Currently viewing the category: "Beetles"

Subject:  I want to know what kind of Rhinoceros beetle
Geographic location of the bug:  Bear, DE
Date: 09/26/2021
Time: 12:57 AM EDT
Your letter to the bugman:  Hi, I found the Rhinoceros   beetles 2days in a row at my yard. But I don’t know what kind of it. I’m so curious which Rhinoceros beetle they are.
I found the first one at 9/24. It was belly up when I found it. So I thought it was dead at first. But it actually moved slowly when I poked with a mulch stick. So I took it to the tree.
This one was dark brown on the left side and there were white point on the right side and head part.
The second one had more white base and brown connected dot design.
They were both cute. Then both had the blond bangs and it was so cool.
I wanna teach my son about that beetle. But I don’t know the name. So please teach me what kind of Rhinoceros beetle.
Thank you!
How you want your letter signed:  Miso-sugar

Male Eastern Hercules Beetle

Dear Miso-sugar,
The easiest way to avoid the confusion of duplicative common names that may differ from region to region is to call insects by their accepted scientific binomial name, and in the case of your submitted Rhinoceros Beetles, they are male
Dynastes tityus, a species with several different common names, though we most often call them Eastern Hercules Beetles.  According to BugGuide, other common names are “Rhinoceros Beetle, Unicorn Beetle” so your initial identification is also acceptable.  This species can be highly variable, and according to BugGuide they are described as:  “Huge size, greenish elytra with variable amounts of dark spots. Some are nearly black. Male has massive horns projecting forward from head and pronotum.”  This is the heaviest beetle in North America.

AKA: Rhinoceros Beetle

Another male Eastern Hercules Beetle

Subject:  Black beetle
Geographic location of the bug:  Southwest New Mexico
Date: 09/21/2021
Time: 11:03 AM EDT
Your letter to the bugman:  We found these insects while hiking in the Gila National Forest, Saddle Rock Canyon; 10 miles NW of Silver City. There were hundreds of them on the desert willows – many were mating on the trees. I apologize for the fuzzy image. I hope it’s clear enough for an identification.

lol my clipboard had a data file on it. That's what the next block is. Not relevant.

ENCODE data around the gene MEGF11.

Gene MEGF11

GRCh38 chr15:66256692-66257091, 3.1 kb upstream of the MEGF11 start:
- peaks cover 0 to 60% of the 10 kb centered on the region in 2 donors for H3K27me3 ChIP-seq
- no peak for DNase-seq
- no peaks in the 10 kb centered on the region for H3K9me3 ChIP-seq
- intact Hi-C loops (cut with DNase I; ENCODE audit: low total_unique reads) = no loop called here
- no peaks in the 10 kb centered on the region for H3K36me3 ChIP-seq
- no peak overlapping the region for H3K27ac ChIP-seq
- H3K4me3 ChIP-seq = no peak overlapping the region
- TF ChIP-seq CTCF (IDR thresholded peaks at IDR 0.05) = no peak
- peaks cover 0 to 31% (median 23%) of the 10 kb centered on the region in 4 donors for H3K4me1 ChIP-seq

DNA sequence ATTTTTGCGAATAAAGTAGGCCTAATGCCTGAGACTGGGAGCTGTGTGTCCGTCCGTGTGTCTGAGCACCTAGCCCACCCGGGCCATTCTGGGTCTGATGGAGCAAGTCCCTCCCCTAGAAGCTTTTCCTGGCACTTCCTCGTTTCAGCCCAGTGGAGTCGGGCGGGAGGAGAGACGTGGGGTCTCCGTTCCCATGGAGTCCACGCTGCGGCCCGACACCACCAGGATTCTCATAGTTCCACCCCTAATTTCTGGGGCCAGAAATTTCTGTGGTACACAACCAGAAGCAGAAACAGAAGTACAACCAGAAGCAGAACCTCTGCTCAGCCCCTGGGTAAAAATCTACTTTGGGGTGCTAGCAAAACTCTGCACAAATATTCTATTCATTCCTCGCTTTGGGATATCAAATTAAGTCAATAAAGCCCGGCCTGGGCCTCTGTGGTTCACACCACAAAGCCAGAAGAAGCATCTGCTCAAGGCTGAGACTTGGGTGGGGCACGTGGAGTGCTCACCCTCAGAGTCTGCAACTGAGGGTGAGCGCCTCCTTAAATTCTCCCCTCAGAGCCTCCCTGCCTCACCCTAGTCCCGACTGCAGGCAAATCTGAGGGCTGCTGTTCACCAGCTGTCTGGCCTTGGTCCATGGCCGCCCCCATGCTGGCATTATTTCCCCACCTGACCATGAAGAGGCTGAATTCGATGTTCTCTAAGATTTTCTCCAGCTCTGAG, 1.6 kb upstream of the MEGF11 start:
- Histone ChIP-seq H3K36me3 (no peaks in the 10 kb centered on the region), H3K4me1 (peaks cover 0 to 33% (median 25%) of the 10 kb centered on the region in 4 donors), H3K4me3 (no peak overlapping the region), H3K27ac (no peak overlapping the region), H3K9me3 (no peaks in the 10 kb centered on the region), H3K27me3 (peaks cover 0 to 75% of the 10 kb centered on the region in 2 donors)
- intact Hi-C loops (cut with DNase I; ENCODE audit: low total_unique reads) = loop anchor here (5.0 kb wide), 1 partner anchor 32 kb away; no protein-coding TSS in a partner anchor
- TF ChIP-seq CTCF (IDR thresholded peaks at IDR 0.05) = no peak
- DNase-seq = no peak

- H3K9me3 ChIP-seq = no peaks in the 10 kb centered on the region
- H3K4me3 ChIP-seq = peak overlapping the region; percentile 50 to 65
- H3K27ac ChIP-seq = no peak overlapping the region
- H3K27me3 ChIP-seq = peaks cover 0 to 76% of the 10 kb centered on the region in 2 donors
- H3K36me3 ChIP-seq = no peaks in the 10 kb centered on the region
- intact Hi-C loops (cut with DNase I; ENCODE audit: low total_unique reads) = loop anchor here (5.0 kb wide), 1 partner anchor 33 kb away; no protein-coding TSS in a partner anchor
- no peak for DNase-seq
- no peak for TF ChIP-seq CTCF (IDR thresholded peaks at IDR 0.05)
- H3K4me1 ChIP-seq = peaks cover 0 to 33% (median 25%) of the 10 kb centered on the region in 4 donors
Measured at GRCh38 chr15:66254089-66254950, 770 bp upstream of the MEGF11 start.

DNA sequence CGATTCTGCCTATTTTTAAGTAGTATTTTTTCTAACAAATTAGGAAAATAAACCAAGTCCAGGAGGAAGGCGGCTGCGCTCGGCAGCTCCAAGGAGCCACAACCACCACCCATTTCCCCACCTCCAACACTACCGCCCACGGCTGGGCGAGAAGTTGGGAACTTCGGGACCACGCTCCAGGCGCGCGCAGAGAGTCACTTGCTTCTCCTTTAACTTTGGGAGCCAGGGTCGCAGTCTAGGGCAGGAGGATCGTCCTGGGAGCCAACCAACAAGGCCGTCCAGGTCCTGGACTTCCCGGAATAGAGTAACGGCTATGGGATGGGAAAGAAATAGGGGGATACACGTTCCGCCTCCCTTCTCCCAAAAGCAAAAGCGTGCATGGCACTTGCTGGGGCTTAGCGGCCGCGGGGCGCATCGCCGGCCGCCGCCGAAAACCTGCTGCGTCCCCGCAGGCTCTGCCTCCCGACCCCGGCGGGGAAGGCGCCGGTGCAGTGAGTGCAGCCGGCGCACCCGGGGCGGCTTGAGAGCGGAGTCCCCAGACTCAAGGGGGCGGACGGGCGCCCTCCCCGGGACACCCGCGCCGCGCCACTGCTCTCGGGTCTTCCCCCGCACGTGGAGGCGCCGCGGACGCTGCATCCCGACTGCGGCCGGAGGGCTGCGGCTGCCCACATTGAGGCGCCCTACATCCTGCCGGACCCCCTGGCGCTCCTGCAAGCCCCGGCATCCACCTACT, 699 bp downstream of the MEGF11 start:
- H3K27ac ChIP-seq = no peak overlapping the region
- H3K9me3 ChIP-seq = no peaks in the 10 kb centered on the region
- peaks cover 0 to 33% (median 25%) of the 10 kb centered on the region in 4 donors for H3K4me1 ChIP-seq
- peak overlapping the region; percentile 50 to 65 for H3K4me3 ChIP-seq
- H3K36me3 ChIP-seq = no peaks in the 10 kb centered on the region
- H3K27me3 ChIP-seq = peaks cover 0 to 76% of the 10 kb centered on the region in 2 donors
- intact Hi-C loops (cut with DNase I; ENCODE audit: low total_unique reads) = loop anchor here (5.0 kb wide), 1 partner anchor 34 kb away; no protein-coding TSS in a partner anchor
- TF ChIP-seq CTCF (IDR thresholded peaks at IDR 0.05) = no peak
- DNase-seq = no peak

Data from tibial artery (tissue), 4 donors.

How you want your letter signed:  Karen Nakakihara

Black Blister Beetle

Dear Karen,
This is a Black Blister Beetle,
Epicauta pensylvanica, and like many Blister Beetles, they appear seasonally in great numbers for a short period of time each year, with some years seeing far greater numbers.  According to BugGuide:  “Associated with Asteraceae, such as goldenrods and asters. May damage crops, such as beets, potatoes, tomatoes.”  The Black Blister Beetle is pictured on the New Mexico State University website.

Subject:  Bug
Geographic location of the bug:  Eastern Arizona
Date: 09/20/2021
Time: 11:16 AM EDT
Your letter to the bugman:  Found this bug can you help?
How you want your letter signed:  Mr.Shannon Meehl

Longicorn: Megacyllene antennata

Dear Mr. Shannon Meehl,
We recieved an image of this species of Longicorn back in 2016 and Eric Eaton helped us identify it as
Megacyllene antennata. According to BugGuide it feeds on “mesquite (and catclaw?).”  We cannot say for certain why it was attracted to a Cannabis plant, but we will be sure to tag it to include it with other insects found on marijuana.

Subject:  What is this bug?
Geographic location of the bug:  SE Kansas
Date: 09/10/2021
Time: 04:32 PM EDT
Your letter to the bugman:  I have been bitten by something that has turned to serious outcome. These bugs were all over my marigolds and I got my hands in there and shook them out the same day I acquired a bite.  They returned the next day so I took a pic.
How you want your letter signed:  Jackie N

Goldenrod Soldier Beetle

Dear Jackie,
The angle of your image is not ideal for identification purposes, but we believe this is a Goldenrod Soldier Beetle.

OK.  There were also goldenrods but this bug was different from them.  I sure do appreciate you answering my inquiry.  It’s crazy but it’s a rarity that people do that anymore.  Thank you much.
Jackie

Subject:  Insect ID Please
Geographic location of the bug:  Shepherdsville, Kentucky
Date: 09/11/2021
Time: 07:37 PM EDT
Your letter to the bugman:  This insect was seen on 9/11/21 in Shepherdsville, Kentucky. Can you tell me what it is, please? Thank you!
How you want your letter signed:  Bugman

Railroad Worm

We never tire of posting good images of Railroad Worms or Glowworms.  Glowworms are bioluminescent.

Subject:  Longhorn what?
Geographic location of the bug:  Eastern Shore, Nova Scotia Canada
Date: 09/13/2021
Time: 09:15 AM EDT
Your letter to the bugman:  Was on my deck, snapped a photo. Unsure what kind of longhorned beetle this is.
How you want your letter signed:  Thanks, Scott

Balsam Fir Sawyer

Dear Scott,
Based on this image from BugGuide, we are pretty certain this is a Balsam Fir Sawyer,
Monochamus marmorator.  In researching this identification, we discovered a misidentified Longicorn on our site that we originally identified as a Balsam Fir Sawyer.